Cambodian Space Project - Whisky Cambodia - Albums - Reviews - Soundblab

Cambodian Space Project - Whisky Cambodia

by Rob Taylor Rating:8 Release Date:2014-06-30

Close your eyes for moments of Whiskey Cambodia, and it could be the alternate soundtrack for a surf movie conceived and filmed on Bamboo Island [south of Phnom Penh in Cambodia] instead of, say, the Hawaiian North Shore. A perfectly formed pipeline witnessed under the sublimating influence of Cambodian Space Project.


Lets imagine for a moment that you are not the sort of person who watches surf movies. Lets say, though, that you are susceptible to be moved by any motion picture brought to life by a brilliantly realised audio track. Whiskey Cambodia will enter your subconscious and have you dreaming in no time.


Remember the scene at beginning of Apocalypse Now when the Chinook helicopter crosses the sky against a reddening sunset, forming a perfect shadow against the weakening sun, while Jim Morrison sings of the futility of his elaborate plans on 'The End'. Then consider that the song 'Whiskey Cambodia' has the same mind-bending mystique of that Doors song, and the capacity to engender the same dreamlike [or nightmare-like] state, but that less than 100 of you will probably hear it.


Fuck, that's a shame. So I'll make it easier - listen to this, until the end:

. The foreboding resident in the song's underbelly unravels at the four-minute mark, with the track opening out, flippantly into a jaunty guitar solo, but never quite losing the dark aura present in the initial strain. It sounds like a torch-song reimagined by The Bad Seeds.


Then again, a lot of Whiskey Cambodia could be classified as Khmer soul (especially, 'If You Go I Go Too'), with threads of surf-rock and rockabilly ('Dance Twist', 'Rom Rom Rom)', and Cambodian pop ('If You Wish to Love Me', 'Mountain Dance', also 'Rom Rom Rom'). The vocal style of the more traditional material as always requires some adjustments for western ears not attuned to the high register. Get over it and open your mind. Srey Channthy is a voice for reckoning; a stunning tour de force.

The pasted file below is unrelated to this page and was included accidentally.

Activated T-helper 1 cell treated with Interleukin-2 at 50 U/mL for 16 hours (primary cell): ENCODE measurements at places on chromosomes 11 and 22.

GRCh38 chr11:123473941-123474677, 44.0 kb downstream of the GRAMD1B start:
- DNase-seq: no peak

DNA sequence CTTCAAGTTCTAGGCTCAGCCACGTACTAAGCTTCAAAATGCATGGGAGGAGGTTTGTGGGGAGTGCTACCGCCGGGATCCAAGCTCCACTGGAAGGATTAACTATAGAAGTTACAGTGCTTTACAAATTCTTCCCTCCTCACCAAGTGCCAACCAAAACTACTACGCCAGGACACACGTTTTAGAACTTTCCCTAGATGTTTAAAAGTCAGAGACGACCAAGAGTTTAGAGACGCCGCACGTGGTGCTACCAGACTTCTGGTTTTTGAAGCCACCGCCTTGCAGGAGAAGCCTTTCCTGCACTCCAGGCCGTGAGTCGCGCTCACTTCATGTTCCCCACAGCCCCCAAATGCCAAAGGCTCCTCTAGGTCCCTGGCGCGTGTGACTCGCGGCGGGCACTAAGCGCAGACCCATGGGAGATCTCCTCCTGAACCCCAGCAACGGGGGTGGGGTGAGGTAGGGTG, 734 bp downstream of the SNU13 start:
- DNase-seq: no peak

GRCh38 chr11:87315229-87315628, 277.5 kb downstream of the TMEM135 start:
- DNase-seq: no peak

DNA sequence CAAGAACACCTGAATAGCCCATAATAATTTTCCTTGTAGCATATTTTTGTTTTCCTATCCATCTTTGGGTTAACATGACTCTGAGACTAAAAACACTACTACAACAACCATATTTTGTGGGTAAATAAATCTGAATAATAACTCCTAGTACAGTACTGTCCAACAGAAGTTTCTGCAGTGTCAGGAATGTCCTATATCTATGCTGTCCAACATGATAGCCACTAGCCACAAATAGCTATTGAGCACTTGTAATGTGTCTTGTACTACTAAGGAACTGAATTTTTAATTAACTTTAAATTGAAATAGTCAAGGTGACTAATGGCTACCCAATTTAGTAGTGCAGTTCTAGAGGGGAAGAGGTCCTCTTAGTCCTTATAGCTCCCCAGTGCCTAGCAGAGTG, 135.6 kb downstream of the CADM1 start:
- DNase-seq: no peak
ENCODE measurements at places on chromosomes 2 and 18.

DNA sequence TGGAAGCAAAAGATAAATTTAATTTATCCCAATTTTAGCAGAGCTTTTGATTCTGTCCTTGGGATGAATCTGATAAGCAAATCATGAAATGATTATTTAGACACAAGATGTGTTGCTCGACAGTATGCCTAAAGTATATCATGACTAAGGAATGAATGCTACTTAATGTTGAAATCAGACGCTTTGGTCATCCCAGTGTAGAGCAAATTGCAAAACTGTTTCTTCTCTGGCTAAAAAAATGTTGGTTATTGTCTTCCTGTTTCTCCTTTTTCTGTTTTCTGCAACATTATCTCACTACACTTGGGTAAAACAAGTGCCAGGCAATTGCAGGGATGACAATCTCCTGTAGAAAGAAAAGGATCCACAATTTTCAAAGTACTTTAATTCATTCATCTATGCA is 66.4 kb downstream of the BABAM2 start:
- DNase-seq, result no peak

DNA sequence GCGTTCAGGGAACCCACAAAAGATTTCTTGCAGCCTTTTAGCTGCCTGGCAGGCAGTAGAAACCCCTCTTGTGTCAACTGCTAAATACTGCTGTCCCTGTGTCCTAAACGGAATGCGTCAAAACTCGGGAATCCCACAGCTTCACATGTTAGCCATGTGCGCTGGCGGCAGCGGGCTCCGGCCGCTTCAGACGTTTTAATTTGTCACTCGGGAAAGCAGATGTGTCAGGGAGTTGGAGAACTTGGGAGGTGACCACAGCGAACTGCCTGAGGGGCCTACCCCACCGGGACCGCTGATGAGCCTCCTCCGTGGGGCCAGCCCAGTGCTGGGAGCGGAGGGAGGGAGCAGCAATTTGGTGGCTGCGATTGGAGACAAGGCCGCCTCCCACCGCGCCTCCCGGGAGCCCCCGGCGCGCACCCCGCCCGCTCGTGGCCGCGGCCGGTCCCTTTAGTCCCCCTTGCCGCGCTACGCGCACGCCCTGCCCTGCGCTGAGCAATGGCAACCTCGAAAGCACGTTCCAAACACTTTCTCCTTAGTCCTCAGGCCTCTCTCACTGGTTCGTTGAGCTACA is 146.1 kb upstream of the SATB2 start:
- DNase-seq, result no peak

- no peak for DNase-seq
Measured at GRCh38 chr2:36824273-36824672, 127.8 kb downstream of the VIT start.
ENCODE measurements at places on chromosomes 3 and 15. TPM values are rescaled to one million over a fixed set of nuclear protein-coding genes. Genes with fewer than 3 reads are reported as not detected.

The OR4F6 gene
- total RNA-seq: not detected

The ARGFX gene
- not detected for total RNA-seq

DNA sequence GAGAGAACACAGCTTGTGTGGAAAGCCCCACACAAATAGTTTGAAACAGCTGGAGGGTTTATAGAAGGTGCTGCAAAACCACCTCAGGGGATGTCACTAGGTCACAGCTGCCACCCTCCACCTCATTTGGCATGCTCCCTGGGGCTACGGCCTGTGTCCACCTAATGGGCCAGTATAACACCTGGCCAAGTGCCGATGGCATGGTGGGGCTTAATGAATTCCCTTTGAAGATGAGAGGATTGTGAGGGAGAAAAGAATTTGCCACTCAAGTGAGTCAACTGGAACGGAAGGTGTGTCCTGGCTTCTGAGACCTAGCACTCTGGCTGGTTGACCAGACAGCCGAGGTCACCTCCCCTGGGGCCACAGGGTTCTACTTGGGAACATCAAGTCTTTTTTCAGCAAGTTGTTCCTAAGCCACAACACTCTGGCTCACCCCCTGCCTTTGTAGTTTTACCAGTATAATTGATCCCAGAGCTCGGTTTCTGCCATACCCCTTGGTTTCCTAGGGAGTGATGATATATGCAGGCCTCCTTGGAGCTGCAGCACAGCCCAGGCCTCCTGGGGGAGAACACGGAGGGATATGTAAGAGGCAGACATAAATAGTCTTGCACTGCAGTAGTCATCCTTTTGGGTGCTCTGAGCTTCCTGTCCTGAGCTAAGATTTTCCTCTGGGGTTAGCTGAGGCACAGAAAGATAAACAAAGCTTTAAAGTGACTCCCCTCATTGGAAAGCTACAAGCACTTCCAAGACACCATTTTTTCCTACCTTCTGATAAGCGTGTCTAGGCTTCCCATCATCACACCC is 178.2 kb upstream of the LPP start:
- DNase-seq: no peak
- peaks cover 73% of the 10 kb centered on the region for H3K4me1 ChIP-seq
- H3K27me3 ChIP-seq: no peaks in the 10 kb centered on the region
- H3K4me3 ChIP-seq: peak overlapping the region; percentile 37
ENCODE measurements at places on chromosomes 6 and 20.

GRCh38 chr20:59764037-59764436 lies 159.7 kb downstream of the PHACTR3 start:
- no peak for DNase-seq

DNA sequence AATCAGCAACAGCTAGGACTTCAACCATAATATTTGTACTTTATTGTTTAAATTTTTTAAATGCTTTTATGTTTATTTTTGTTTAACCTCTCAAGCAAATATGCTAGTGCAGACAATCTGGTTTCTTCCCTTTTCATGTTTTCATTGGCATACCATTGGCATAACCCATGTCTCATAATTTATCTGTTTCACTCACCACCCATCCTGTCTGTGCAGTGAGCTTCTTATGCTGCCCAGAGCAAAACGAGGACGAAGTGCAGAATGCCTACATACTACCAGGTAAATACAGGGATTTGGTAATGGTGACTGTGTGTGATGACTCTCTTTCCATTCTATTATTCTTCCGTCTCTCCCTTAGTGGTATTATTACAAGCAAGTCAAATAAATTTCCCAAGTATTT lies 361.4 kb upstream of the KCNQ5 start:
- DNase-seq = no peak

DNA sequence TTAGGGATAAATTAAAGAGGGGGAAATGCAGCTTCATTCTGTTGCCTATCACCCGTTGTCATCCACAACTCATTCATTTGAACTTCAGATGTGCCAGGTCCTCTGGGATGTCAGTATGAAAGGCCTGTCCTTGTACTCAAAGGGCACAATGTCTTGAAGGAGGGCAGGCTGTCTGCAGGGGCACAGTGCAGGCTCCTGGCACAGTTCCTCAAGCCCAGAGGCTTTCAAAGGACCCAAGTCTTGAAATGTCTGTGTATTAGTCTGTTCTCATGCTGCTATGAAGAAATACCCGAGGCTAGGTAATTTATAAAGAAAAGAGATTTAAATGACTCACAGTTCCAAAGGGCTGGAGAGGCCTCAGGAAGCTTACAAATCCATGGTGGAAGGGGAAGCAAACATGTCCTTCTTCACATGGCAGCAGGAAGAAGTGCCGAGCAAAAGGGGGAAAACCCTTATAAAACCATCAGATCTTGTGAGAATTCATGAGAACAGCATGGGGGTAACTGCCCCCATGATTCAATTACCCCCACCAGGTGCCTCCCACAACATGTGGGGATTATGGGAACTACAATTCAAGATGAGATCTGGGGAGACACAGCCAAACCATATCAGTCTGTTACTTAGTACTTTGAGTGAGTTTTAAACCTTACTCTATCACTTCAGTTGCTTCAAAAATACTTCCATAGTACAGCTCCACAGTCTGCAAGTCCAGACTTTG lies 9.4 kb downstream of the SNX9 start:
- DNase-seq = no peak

Srey was discovered in a karaoke bar in Phnom Penh in 2009 by Tasmanian musician Julien Poulson, as much a surreal experience as a revelatory one I'd imagine. She was brave, because generally musicians in Cambodia sing in troupes for safety reasons. It wasn't that long ago that musicians there were treated by the regime with the same malevolence that intellectuals and academics were, that is, often tortured and murdered as subversives. Not surprisingly, Srey has become an advocate for human rights, particularly for women who are trafficked into prostitution, a fate which almost befell her.


The obviously rich tradition of Cambodian music is Srey's legacy, and her salvation. It should also be mentioned that the soul and funk underpinnings of much of Whiskey Cambodia (see 'Black to Gold' in particular) come courtesy of funk legend Dennis Coffey, who produced the album.


Ride the imaginary wave. 

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